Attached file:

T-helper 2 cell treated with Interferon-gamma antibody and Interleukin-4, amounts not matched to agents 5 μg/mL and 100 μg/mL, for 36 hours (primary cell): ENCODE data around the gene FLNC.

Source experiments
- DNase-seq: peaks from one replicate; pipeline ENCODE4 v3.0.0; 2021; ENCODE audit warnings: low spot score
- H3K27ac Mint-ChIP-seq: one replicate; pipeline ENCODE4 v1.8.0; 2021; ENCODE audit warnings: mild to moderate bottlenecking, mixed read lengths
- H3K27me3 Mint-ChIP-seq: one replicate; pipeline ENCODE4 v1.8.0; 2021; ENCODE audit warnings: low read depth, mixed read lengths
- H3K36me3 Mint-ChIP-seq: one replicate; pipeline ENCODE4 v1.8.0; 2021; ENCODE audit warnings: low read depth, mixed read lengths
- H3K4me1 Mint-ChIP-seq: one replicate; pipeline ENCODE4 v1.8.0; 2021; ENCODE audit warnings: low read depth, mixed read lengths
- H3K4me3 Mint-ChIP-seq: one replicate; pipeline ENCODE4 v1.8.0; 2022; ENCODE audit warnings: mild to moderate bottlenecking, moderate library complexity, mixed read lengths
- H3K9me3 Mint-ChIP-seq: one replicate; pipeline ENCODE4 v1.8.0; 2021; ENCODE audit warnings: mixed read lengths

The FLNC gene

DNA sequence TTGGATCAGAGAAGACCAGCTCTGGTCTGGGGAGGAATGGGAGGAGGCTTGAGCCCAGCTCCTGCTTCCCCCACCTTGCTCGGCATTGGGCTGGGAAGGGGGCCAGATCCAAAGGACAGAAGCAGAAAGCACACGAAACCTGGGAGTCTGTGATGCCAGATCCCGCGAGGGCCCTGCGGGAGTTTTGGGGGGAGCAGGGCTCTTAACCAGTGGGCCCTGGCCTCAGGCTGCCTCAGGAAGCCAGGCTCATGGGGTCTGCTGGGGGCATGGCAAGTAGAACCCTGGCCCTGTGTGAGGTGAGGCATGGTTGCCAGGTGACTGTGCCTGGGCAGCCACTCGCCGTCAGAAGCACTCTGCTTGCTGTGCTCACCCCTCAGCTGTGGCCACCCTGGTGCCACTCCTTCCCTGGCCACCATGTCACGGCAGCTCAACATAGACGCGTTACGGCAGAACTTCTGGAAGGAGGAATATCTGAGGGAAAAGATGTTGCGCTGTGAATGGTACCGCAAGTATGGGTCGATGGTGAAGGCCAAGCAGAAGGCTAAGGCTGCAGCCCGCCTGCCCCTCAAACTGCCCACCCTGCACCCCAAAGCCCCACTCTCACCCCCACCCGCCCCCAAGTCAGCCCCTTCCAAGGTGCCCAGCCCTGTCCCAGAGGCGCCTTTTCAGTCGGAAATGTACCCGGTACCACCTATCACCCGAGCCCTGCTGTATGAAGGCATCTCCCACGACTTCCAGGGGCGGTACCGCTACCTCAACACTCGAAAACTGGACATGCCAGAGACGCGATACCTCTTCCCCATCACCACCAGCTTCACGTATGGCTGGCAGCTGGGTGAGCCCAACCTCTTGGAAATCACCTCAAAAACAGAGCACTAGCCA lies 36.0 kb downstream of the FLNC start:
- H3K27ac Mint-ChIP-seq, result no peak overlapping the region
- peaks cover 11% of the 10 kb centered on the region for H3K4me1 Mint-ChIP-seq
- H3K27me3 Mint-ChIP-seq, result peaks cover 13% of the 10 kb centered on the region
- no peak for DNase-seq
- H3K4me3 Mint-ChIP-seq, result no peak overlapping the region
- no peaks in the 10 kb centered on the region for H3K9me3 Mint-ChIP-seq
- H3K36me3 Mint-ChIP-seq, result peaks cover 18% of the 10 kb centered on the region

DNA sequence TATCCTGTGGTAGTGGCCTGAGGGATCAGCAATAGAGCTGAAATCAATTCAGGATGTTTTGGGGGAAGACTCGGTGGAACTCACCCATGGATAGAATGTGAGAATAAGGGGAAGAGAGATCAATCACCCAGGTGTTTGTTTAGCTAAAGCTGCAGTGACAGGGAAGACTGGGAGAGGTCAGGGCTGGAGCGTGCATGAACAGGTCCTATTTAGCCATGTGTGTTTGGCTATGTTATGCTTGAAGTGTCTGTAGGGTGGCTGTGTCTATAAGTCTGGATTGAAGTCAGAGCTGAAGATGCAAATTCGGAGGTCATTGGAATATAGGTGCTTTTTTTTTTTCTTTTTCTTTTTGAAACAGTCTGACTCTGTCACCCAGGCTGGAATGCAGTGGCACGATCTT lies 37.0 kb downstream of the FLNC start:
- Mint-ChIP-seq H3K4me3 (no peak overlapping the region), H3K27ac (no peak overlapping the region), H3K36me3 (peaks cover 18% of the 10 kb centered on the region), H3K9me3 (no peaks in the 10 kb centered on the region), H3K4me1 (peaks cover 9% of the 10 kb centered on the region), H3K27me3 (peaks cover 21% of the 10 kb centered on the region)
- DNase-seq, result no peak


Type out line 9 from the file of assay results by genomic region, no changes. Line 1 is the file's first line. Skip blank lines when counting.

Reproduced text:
- H3K9me3 Mint-ChIP-seq: one replicate; pipeline ENCODE4 v1.8.0; 2021; ENCODE audit warnings: mixed read lengths